John 21: 12-17 “Now come and have some breakfast!” Jesus said. None of the disciples dared to ask him, “Who are you?” They knew it was the Lord. Then Jesus served them the bread and the fish. This was the third time Jesus had appeared to his disciples since he had been raised from the dead.

After breakfast Jesus asked Simon Peter, “Simon son of John, do you love me more than these?”

“Yes, Lord,” Peter replied, “you know I love you.”

“Then feed my lambs,” Jesus told him.

Jesus repeated the question: “Simon son of John, do you love me?”

“Yes, Lord,” Peter said, “you know I love you.”

“Then take care of my sheep,” Jesus said.

A third time he asked him, “Simon son of John, do you love me?”

Peter was hurt that Jesus asked the question a third time. He said, “Lord, you know everything. You know that I love you.”

Jesus said, “Then feed my sheep.

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I heard this song on the radio during the drive and drop to school and work yesterday. Great lyric vault moment reminder of the blessings from one another, and the realization of this world’s shortcomings, as our friends and neighbors recover from loss:

We pray for blessings
We pray for peace
Comfort for family, protection while we sleep
We pray for healing, for prosperity
We pray for Your mighty hand to ease our suffering
All the while, You hear each spoken need
Yet love is way too much to give us lesser things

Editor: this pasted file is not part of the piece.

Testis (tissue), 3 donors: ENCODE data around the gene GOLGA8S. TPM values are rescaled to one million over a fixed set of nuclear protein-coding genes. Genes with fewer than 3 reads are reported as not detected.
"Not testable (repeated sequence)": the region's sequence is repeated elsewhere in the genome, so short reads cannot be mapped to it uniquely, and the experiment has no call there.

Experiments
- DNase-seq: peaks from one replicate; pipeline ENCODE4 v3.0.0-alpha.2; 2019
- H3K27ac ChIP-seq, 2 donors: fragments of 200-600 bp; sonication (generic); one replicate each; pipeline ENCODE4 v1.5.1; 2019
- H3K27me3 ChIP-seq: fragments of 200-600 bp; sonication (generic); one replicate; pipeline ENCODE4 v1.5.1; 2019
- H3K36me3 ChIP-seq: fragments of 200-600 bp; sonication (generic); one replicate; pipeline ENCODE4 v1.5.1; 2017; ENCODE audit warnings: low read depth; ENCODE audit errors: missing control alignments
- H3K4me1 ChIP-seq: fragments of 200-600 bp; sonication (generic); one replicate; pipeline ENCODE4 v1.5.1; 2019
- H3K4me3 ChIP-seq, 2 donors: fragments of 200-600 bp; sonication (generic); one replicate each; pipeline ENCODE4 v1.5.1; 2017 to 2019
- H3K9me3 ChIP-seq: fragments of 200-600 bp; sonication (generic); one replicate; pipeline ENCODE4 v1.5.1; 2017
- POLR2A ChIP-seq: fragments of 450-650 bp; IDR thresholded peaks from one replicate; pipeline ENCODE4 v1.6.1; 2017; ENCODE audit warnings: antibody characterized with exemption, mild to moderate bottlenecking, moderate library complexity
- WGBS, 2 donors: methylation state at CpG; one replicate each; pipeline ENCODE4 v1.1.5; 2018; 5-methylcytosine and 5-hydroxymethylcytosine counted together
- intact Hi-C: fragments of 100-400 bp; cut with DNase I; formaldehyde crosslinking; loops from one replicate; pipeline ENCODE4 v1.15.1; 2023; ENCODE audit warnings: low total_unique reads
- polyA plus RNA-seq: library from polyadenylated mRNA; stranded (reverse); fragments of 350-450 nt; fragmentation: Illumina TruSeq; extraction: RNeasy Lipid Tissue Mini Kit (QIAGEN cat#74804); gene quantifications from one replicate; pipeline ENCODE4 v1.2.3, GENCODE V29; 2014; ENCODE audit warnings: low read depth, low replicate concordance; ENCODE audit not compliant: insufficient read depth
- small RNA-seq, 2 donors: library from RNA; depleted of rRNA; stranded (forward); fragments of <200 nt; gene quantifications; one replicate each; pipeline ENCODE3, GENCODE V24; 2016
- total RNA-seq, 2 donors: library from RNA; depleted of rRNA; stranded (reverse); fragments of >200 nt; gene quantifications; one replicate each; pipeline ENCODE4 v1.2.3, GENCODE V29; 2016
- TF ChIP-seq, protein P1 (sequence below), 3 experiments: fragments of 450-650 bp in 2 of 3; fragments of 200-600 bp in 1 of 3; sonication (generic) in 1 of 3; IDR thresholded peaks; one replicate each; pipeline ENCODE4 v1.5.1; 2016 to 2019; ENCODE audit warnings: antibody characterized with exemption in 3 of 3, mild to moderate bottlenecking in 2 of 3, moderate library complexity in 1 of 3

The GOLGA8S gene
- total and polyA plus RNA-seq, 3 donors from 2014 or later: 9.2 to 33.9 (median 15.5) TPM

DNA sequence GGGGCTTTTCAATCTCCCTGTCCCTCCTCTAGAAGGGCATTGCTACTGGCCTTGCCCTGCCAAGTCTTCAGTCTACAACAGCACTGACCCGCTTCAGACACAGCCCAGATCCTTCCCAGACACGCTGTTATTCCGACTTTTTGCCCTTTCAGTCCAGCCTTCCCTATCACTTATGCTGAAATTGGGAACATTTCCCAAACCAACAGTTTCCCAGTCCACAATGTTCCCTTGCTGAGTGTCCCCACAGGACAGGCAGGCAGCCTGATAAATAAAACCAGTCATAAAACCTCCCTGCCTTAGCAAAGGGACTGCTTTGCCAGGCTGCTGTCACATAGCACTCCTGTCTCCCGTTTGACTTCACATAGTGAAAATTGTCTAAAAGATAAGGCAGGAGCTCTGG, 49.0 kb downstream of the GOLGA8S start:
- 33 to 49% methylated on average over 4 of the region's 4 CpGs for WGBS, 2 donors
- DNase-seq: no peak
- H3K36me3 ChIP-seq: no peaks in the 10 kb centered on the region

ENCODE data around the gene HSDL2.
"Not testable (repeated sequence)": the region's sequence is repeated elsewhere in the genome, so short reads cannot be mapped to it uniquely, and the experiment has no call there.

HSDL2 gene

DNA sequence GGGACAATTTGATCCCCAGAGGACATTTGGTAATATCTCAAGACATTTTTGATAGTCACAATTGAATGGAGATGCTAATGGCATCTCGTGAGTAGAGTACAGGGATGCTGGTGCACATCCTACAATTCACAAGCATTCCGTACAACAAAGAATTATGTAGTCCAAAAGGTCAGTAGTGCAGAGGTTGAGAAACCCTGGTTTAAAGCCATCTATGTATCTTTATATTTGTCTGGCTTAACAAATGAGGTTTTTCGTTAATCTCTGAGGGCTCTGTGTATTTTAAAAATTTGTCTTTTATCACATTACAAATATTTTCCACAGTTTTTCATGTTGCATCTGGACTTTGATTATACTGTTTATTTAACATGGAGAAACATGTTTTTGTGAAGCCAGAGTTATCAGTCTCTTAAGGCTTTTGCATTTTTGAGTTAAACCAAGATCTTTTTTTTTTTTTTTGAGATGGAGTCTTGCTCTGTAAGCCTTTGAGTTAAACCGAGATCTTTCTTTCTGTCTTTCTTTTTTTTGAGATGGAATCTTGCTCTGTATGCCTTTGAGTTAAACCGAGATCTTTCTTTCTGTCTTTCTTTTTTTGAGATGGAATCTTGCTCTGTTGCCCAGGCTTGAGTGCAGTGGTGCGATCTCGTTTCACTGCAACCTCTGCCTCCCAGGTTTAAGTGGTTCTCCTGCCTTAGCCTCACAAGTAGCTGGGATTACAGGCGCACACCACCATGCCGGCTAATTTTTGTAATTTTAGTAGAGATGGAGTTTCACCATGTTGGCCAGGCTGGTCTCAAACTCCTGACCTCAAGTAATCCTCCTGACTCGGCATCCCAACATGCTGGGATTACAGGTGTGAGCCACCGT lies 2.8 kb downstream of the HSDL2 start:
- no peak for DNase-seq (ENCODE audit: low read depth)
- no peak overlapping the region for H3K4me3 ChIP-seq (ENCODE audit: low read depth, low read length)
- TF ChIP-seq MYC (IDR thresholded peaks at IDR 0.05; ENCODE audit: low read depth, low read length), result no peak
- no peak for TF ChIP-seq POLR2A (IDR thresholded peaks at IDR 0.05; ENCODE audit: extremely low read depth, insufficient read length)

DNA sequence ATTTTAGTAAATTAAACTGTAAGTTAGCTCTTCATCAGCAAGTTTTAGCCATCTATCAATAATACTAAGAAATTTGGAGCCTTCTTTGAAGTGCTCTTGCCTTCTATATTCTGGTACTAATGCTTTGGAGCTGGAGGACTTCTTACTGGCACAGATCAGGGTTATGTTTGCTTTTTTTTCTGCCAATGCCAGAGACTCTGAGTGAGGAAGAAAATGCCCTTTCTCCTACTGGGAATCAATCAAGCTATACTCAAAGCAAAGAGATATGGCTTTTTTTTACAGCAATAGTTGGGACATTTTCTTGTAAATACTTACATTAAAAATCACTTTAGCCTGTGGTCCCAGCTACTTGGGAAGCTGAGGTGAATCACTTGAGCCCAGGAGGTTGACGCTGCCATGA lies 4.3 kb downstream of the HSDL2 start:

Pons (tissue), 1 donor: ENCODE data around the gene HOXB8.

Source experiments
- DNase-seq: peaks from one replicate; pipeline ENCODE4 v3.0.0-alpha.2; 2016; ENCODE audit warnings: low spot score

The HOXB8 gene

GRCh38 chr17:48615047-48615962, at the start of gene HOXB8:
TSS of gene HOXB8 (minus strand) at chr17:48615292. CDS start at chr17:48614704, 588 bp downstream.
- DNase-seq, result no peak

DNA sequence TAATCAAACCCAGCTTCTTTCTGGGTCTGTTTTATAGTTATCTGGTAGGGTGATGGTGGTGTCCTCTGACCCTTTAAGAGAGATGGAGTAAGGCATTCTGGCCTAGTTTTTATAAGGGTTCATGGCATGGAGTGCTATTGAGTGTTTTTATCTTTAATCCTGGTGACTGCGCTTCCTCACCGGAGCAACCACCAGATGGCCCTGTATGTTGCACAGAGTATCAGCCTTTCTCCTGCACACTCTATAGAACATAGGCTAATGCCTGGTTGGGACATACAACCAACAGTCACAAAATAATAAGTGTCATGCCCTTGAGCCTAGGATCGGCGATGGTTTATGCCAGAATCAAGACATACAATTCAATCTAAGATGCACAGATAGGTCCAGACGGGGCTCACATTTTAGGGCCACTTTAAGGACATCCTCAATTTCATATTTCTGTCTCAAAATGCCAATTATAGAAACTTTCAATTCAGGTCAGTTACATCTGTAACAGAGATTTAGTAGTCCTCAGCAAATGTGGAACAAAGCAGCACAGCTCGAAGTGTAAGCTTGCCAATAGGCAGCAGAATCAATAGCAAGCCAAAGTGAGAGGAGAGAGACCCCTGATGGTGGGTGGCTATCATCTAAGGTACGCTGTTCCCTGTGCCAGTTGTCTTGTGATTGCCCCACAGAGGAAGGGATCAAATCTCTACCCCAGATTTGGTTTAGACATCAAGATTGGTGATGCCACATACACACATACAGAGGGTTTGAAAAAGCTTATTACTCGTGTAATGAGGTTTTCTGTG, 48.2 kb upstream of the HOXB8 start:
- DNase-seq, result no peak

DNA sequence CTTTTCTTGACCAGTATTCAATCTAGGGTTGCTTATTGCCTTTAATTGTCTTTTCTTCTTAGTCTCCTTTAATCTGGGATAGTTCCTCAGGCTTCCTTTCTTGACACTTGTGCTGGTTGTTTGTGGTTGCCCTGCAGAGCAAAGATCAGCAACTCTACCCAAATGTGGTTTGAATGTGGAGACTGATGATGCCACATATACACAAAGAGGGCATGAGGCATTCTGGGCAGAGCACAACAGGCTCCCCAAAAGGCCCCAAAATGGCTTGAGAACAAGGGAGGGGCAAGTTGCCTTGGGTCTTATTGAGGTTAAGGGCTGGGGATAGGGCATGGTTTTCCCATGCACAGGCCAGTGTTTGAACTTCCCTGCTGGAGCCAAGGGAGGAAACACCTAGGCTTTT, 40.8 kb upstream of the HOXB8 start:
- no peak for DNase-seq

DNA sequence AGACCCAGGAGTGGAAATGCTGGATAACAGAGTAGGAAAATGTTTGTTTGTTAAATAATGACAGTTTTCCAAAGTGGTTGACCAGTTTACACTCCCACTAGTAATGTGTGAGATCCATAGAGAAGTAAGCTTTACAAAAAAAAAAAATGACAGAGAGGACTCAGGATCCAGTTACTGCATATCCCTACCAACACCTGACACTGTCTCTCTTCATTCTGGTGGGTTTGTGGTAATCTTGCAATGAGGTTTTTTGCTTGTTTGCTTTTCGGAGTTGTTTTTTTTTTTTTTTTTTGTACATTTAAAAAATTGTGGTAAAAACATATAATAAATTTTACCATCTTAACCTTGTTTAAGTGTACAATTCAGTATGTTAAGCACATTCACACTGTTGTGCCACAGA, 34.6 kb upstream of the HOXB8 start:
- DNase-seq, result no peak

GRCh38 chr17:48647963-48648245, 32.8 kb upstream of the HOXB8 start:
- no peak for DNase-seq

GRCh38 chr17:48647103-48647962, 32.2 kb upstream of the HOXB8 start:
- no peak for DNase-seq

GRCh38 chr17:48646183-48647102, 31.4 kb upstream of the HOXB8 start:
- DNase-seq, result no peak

‘Cause what if your blessings come through raindrops
What if Your healing comes through tears
What if a thousand sleepless nights are what it takes to know You’re near
What if trials of this life are Your mercies in disguise

We pray for wisdom
Your voice to hear
We cry in anger when we cannot feel You near
We doubt your goodness, we doubt your love
As if every promise from Your Word is not enough

All the while, You hear each desperate plea
And long that we’d have faith to believe

When friends betray us
When darkness seems to win
We know that pain reminds this heart
That this is not our home

What if my greatest disappointments
Or the aching of this life
Is the revealing of a greater thirst this world can’t satisfy
What if trials of this life
The rain, the storms, the hardest nights
Are your mercies in disguise

Blessings. Lyrics by Laura Story.

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….I was eating an orange; and it got me to thinking (sorry to spoil the fun).

To be specific, it was Weatherford, Texas, and it was the later half of 1995.     Sherry and I only had one child at that time in our lives.    We felt called to be very involved in our small, aging inner city church, and for some reason I felt it was “my duty” to encourage others to be more involved in the stuff that we were doing. So as I sat in our house out in the sticks one afternoon, eating that orange, the children’s song about the fruit of the Spirit began to emanate from little Hannah’s bedroom:

“the fruit of the Spirit’s not an apple,